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Doesn’t your WFCO have a few 12 volt fuses in a bus? Mine has 4 so I wired from them. It turned out to be enough. It does work perfectly on shore or battery.
Yes, I'm going to wire in the fridge and the TV as those are the only significant loads worth running off shore power whenever I might be plugged in. I am going to look I to the shore power plug and wiring next to get the AC power to the unit. Thanks!

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Discussion Starter #30
Wait- My WFCO powers everything DC all the time. It uses the batteries if not on shore power. It charges the batteries if on shore power and runs the 120 and 12 volt off shore power then. You don’t need anything else except an inverter that can be used like KOV suggests. No extra fuse panel, no extra charger for shore, no extra breakers for shore power, no worry about grounding incorrectly. Just feed the Battery input, the shore power input and then wire up your 12 volt loads for anytime use and the 120Volt loads for when on shore power. That is why it is such a good thing to use especially if one is somewhat sparky challenged!
 

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Wait- My WFCO powers everything DC all the time. It uses the batteries if not on shore power. It charges the batteries if on shore power and runs the 120 and 12 volt off shore power then. You don’t need anything else except an inverter that can be used like KOV suggests. No extra fuse panel, no extra charger for shore, no extra breakers for shore power, no worry about grounding incorrectly. Just feed the Battery input, the shore power input and then wire up your 12 volt loads for anytime use and the 120Volt loads for when on shore power. That is why it is such a good thing to use especially if one is somewhat sparky challenged!
Ok, gotcha! Im getting some lights and the fridge wires ran today.

I'm going to be wiring in the Victron Battery monitor/shunt. There are no grounds (only positive) connections for the wfco. You ran the positives to the wfco and the grounds for the DC items direct to the shunt/battery negative or ground bar, whichever I end up using as long as it's hooked up after the shunt? Or should these be grounded to the van since the wfco itself is grounded to the battery/shunt?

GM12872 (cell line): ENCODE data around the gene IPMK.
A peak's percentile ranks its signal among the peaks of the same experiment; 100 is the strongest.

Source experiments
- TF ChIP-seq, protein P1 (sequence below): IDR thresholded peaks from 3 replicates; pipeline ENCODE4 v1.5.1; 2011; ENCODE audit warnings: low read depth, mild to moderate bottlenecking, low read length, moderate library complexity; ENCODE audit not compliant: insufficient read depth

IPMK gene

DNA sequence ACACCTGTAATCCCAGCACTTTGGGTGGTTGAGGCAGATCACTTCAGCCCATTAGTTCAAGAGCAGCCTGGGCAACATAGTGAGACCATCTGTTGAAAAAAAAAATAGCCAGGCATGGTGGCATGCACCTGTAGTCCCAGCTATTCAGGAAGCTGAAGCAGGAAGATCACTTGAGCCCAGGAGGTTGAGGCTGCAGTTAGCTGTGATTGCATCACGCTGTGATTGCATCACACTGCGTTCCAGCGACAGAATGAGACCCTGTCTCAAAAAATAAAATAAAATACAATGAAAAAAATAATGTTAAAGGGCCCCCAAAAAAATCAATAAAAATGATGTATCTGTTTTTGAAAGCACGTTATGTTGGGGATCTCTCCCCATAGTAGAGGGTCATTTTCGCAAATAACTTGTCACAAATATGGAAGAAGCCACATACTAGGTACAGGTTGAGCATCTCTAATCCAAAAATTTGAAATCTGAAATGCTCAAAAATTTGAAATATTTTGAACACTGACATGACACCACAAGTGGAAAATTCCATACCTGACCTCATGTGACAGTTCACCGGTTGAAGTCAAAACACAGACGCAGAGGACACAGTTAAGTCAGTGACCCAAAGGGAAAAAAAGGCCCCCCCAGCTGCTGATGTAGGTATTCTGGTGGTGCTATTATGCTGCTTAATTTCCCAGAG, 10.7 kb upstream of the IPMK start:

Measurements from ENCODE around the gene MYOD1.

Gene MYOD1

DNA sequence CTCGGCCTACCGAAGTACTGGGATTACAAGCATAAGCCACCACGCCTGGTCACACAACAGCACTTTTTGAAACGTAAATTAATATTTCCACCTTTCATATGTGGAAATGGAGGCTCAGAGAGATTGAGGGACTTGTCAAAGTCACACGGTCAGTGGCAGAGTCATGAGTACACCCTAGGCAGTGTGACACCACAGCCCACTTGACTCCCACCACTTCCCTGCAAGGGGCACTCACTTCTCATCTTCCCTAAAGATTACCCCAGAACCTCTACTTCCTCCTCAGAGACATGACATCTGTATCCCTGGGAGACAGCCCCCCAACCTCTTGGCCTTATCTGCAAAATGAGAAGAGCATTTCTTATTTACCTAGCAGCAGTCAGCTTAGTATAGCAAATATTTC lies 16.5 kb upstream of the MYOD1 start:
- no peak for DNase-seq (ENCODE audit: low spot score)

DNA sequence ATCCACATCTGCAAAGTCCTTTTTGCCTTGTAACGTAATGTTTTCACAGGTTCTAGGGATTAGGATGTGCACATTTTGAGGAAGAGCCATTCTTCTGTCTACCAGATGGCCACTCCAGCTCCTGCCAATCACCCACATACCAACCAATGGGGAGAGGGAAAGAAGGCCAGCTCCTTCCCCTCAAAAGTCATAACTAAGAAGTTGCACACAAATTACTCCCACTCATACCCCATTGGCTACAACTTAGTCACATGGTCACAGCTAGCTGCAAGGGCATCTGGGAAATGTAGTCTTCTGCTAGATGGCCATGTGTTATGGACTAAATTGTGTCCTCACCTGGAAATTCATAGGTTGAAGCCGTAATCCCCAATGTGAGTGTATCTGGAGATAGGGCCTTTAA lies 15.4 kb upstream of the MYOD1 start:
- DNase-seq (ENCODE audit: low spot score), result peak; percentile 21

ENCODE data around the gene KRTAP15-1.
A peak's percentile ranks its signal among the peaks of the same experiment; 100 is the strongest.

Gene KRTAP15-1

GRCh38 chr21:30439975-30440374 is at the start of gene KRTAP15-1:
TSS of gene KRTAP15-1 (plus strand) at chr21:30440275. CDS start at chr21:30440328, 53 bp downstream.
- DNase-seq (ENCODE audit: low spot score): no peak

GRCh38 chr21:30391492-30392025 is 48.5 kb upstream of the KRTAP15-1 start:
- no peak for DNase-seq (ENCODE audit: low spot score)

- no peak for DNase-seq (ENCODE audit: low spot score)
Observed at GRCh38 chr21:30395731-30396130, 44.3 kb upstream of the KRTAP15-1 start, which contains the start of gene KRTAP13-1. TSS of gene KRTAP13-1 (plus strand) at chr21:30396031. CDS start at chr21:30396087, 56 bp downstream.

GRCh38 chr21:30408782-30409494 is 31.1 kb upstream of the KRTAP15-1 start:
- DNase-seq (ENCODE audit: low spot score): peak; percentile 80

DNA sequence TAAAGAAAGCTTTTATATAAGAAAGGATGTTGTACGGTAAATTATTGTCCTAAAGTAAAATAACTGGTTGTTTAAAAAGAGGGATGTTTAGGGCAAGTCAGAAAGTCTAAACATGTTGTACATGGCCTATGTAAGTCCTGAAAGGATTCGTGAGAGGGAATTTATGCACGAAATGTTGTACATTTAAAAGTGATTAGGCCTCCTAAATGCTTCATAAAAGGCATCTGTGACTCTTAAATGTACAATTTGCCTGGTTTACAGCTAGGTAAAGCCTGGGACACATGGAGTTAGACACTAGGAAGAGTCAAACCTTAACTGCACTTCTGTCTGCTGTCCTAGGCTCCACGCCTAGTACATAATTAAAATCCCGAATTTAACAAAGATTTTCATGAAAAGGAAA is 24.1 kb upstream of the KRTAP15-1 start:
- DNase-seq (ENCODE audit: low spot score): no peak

Same question different way lol - When the wfco is powering these devices if their negatives are still grounded at the shunt wouldn't that throw off my battery monitor?

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Discussion Starter #32
I put a ground buss bolted to the chassis near the WFCO and my shunt is connected to the negative side of the battery then the cable goes to a chassis ground. That way ANY current must pass through the shunt. Another way to say it........ Just don’t wire anything on the negative battery side before the shunt. I think you have the concept.
 

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I put a ground buss bolted to the chassis near the WFCO and my shunt is connected to the negative side of the battery then the cable goes to a chassis ground. That way ANY current must pass through the shunt. Another way to say it........ Just don’t wire anything on the negative battery side before the shunt. I think you have the concept.
So if the fridge is powered by the wfco, which is grounded to the shunt then the fridge ground can just be grounded anywhere else and not screw up the battery meter? Am I picking up what your laying down? In my mind I guess I just think that any negative must go through the shunt.

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Discussion Starter #34 (Edited)
Yes ground the fridg. or any thing else to the chassis and the electrons go through the shunt. Think of the chassis as a wire from the battery negative to the ground wire on the WFCO. Join any electrical ground to it would be like connecting that wire to the ground wire. It is grounded, completing a circuit, AND it is connected to the battery ground beyond the shunt.